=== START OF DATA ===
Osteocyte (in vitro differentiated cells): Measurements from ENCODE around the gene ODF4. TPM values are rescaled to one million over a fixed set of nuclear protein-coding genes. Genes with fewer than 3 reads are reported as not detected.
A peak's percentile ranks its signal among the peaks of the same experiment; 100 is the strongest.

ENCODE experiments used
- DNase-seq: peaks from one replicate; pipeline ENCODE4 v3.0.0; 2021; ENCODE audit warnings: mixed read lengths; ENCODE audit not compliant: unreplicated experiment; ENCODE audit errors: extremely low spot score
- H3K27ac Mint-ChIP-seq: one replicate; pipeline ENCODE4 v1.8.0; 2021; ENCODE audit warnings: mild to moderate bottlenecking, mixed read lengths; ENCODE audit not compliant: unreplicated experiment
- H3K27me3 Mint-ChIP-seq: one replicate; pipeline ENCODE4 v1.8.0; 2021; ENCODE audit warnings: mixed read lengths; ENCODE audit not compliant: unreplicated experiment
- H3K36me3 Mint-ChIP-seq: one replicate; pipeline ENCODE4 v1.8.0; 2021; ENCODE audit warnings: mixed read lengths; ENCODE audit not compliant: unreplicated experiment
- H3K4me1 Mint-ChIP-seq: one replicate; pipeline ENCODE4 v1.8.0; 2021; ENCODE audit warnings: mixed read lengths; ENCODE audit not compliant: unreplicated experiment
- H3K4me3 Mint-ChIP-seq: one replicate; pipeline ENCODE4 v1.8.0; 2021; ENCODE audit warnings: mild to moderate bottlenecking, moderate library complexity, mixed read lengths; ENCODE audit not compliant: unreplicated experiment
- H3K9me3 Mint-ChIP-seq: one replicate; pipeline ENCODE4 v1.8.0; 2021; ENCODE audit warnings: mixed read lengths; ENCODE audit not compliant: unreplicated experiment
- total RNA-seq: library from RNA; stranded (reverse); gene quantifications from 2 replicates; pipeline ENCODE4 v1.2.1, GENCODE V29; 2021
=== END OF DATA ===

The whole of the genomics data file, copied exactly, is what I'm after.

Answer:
Osteocyte (in vitro differentiated cells): Measurements from ENCODE around the gene ODF4. TPM values are rescaled to one million over a fixed set of nuclear protein-coding genes. Genes with fewer than 3 reads are reported as not detected.
A peak's percentile ranks its signal among the peaks of the same experiment; 100 is the strongest.

ENCODE experiments used
- DNase-seq: peaks from one replicate; pipeline ENCODE4 v3.0.0; 2021; ENCODE audit warnings: mixed read lengths; ENCODE audit not compliant: unreplicated experiment; ENCODE audit errors: extremely low spot score
- H3K27ac Mint-ChIP-seq: one replicate; pipeline ENCODE4 v1.8.0; 2021; ENCODE audit warnings: mild to moderate bottlenecking, mixed read lengths; ENCODE audit not compliant: unreplicated experiment
- H3K27me3 Mint-ChIP-seq: one replicate; pipeline ENCODE4 v1.8.0; 2021; ENCODE audit warnings: mixed read lengths; ENCODE audit not compliant: unreplicated experiment
- H3K36me3 Mint-ChIP-seq: one replicate; pipeline ENCODE4 v1.8.0; 2021; ENCODE audit warnings: mixed read lengths; ENCODE audit not compliant: unreplicated experiment
- H3K4me1 Mint-ChIP-seq: one replicate; pipeline ENCODE4 v1.8.0; 2021; ENCODE audit warnings: mixed read lengths; ENCODE audit not compliant: unreplicated experiment
- H3K4me3 Mint-ChIP-seq: one replicate; pipeline ENCODE4 v1.8.0; 2021; ENCODE audit warnings: mild to moderate bottlenecking, moderate library complexity, mixed read lengths; ENCODE audit not compliant: unreplicated experiment
- H3K9me3 Mint-ChIP-seq: one replicate; pipeline ENCODE4 v1.8.0; 2021; ENCODE audit warnings: mixed read lengths; ENCODE audit not compliant: unreplicated experiment
- total RNA-seq: library from RNA; stranded (reverse); gene quantifications from 2 replicates; pipeline ENCODE4 v1.2.1, GENCODE V29; 2021